Men Should Return to Their Strength – To Direct Selling!

June 28, 2009 by  Filed under: Sales 

In a recent article I mentioned there is research reported by the New York Times that implies that we are better off selling men our riskiest proposals in the morning, when testosterone levels are at their highest.

My piece spawned some suggestions. One reader asked if I could elaborate on male and female differences in buying behavior.

I cannot. While interesting, this isn’t my field.

However, I can offer an observation about a vital difference in the way women and men like to SELL. This was highlighted for me as I was reading a post on a social networking site for authors that asked what the best way is to “attract” editors and publishers to one’s book projects.

That word, “attract” flagged my attention. Next, I noticed that a woman posted this discussion question.

Women, it seems to me, are more likely to sell through attraction, by using subtlety to lure prospects into their lairs.

Men are different. We are impatient. We would prefer to hunt for a specific person and to make a proposal.

Attraction is indirect. It hails from the “If you build it they will come,” Field of Dreams style of communication.

Men disbelieve that anyone will show up, unless we pummel them and drag them exactly to where we want them to be. But let me be specific.

I sell my book projects by telephone to major publishers and to a lesser degree, to literary agents, for representation. This works so well that I cannot overstate its benefits.

Selling by phone also flouts accepted wisdom that editors hate being communicated with this way. Of course they hate it. They find a real person in real time making a real pitch hard to reject.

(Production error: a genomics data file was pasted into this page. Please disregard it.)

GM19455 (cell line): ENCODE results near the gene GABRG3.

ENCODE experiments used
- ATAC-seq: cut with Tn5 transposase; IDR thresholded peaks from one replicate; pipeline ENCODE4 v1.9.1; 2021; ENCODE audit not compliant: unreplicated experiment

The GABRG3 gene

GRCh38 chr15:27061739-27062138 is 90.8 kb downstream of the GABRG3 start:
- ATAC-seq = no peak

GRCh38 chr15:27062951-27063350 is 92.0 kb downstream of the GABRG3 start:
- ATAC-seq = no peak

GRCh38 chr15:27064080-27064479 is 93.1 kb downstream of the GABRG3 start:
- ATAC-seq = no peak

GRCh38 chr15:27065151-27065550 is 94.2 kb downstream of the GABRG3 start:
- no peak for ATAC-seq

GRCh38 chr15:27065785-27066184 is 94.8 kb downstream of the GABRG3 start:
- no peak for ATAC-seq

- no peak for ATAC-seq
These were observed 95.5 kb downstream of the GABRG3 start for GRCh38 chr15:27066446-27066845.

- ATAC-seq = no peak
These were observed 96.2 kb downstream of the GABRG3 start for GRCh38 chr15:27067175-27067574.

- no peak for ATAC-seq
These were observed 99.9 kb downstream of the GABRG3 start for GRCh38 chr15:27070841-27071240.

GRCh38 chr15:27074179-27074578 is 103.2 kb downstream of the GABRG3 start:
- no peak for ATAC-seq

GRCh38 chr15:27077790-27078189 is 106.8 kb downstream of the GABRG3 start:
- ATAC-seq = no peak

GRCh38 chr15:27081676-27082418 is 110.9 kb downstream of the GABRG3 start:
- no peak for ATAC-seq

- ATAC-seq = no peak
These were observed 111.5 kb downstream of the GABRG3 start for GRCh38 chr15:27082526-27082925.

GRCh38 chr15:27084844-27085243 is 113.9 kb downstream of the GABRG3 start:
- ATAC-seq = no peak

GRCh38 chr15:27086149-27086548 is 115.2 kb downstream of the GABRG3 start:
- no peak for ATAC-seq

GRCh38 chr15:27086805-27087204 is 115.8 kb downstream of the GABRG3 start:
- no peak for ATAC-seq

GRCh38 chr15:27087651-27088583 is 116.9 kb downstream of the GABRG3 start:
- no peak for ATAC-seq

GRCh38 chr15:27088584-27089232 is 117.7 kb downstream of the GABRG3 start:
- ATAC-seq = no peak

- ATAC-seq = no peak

I don’t “attract” people; indeed, I probably repel many more than I attract. That will happen if you make numerous sales contacts that are results oriented, that eventuate in a yes or no reply.

I believe the contemporary emphasis on social marketing is informed by a more feminine dynamic, by the same preference for attraction, and relative distaste for directness and persuasive showdowns. Yet many of the same “attractors,” whether male or female, are puzzled over the fact that networking seems to result in so few dollars changing hands.

“How can we make this very indirect medium pay?” is the 900-pound question grazing in the corner like an elephant. This is especially challenging, if you abide by the folkway of social networking that says you should never use a “hard sell,” putting people on the spot, to generate revenue or to build your clientele.

Let’s get back to my example.

I sell best when I sell directly, especially by phone, enabling me to have genuinely interactive encounters, in real time.

Those that are trying to realize a direct return from an indirect medium, such as Linked In, Facebook, or Twitter, are kidding themselves. It simply won’t work the same way as the phone, or direct mail, or direct response advertising in hustling products and services out the door.

When men, especially, awaken to the fact that they have been wasting their time online seeking business indirectly, while eschewing their penchant for directness, they’ll return to those media that enable them to operate from their strengths.

And when that occurs, I think we’ll witness a golden age of selling, and this can only help the overall economy.

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